Monday, March 17, 2014

Quince Jelly

I have just discovered quince.  They came in our Harvest of Hope bag last week, and I didn’t have a clue what to do with them.  This recipe comes from my all-time favourite preserving book – “Good, old fashioned Jams, Preserves and Chutneys” by Sara Paston-Williams, National Trust Books, London, 1985.

After making this jelly, I have discovered that quince is a big – but somewhat old fashioned thing in the Cape.  I have heard tales of eating it with salt, grated in salads, in tarts etc etc.  But like loquats, it seems to have lost favour.

I was very pleased with the result.  A beautiful deep pink jelly, with a subtle and distinctive taste.  Will go well with cheese (Cheddar, Stilton or Camembert), meat – lamb, mutton, ham and poultry. Also can be used on scones and muffins or a glaze for fruit flans and cheesecake.

Because of the fact that with jellies, you only use the juice, the yield is much reduced – so what I got from the recipe below was three decent, but fairly small jars.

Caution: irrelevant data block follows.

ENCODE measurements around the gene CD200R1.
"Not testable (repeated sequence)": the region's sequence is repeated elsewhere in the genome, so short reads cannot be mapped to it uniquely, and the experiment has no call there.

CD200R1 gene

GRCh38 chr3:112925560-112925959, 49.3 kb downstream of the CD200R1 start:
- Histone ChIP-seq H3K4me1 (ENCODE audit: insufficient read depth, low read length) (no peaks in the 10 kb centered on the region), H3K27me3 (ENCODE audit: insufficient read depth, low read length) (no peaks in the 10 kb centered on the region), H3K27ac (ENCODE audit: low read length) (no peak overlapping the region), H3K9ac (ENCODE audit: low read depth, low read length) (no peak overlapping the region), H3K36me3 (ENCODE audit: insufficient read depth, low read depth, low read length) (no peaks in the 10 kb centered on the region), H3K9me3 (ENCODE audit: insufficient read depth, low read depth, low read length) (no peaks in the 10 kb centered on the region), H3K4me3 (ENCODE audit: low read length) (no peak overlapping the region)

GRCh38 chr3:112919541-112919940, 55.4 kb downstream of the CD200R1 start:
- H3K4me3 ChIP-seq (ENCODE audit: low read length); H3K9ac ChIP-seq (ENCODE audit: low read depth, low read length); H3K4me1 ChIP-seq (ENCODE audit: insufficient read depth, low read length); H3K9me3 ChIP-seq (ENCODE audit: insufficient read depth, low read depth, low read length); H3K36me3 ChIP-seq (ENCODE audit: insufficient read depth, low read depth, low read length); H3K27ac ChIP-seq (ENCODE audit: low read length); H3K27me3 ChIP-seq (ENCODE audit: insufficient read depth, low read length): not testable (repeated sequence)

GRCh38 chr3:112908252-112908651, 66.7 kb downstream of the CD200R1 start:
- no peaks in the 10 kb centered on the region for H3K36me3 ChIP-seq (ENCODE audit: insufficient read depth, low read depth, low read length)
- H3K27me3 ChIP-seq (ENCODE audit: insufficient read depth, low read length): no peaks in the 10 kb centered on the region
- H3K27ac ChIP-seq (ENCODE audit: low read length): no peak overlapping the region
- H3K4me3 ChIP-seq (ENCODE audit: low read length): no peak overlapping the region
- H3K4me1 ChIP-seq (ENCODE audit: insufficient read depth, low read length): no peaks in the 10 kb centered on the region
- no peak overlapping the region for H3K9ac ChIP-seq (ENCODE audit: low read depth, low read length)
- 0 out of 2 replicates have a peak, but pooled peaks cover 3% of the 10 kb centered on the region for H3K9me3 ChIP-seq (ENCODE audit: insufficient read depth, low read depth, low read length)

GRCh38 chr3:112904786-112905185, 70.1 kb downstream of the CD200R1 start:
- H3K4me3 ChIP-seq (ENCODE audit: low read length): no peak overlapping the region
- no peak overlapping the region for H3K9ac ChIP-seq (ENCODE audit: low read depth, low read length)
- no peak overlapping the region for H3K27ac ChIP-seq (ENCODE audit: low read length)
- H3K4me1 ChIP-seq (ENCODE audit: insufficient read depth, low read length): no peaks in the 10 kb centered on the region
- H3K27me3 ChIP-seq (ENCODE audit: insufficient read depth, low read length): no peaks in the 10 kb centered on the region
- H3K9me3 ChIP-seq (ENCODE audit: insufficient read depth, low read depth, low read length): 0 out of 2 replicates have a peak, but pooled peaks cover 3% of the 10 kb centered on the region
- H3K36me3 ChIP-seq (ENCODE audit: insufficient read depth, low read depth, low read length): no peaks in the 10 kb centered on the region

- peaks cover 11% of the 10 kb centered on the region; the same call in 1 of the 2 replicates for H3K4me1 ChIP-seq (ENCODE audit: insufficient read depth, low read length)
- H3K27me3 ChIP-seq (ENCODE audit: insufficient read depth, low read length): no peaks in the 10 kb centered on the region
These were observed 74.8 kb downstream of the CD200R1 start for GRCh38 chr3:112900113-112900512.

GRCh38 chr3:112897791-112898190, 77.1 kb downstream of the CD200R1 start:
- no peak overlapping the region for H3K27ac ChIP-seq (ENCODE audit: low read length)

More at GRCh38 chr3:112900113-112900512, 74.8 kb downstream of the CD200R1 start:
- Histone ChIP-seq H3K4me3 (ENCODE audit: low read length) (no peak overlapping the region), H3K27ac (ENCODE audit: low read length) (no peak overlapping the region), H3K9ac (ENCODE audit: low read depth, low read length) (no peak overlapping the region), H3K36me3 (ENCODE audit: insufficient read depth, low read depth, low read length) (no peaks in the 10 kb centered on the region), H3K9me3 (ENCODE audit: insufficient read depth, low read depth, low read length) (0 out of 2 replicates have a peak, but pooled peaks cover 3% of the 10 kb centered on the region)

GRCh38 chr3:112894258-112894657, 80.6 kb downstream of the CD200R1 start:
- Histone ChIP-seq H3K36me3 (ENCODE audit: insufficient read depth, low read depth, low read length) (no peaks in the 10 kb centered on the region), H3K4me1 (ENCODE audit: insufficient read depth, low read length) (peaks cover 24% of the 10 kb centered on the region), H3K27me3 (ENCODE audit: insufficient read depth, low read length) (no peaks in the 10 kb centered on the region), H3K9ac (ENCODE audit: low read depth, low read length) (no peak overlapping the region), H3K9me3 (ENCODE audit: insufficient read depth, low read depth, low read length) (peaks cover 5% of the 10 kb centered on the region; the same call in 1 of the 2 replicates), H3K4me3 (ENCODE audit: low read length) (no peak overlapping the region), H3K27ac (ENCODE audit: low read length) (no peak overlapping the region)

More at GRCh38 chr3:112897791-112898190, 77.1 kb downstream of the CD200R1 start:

If well sealed and stored, it should last for up to a year.


1.4kg (+ -) ripe quinces
Water to cover
Thinly sliced rind of a large lemon (and juice)
White sugar


Wash the quinces and rub off the down on their skins.
Don’t peel or core them, just chop them roughly.  Place in a large saucepan and cover with water.
Add lemon rind and simmer gently for about 1 hour, until the fruit is soft.
Stir in the lemon juice and strain in a jelly bag overnight. (I used a muslin cloth in a colander, standing in a baking dish.  It can’t stand in the juice, so find some way of elevating the colander – if you are improvising like me. It takes a hell of a long time to strain.  Don’t force it, because then the jelly will go cloudy).
Measure the juice and pour into a clean saucepan.
Add warmed sugar.  Allow 450g to each 600ml of juice.
Heat gently, stirring until the sugar has dissolved – then bring to the boil and boil rapidly until setting point is reached. 

Pot in sterilized jars and cover (when coolish) with wax paper rounds (wax side down).  Then put a sterilized lid on tightly and store.

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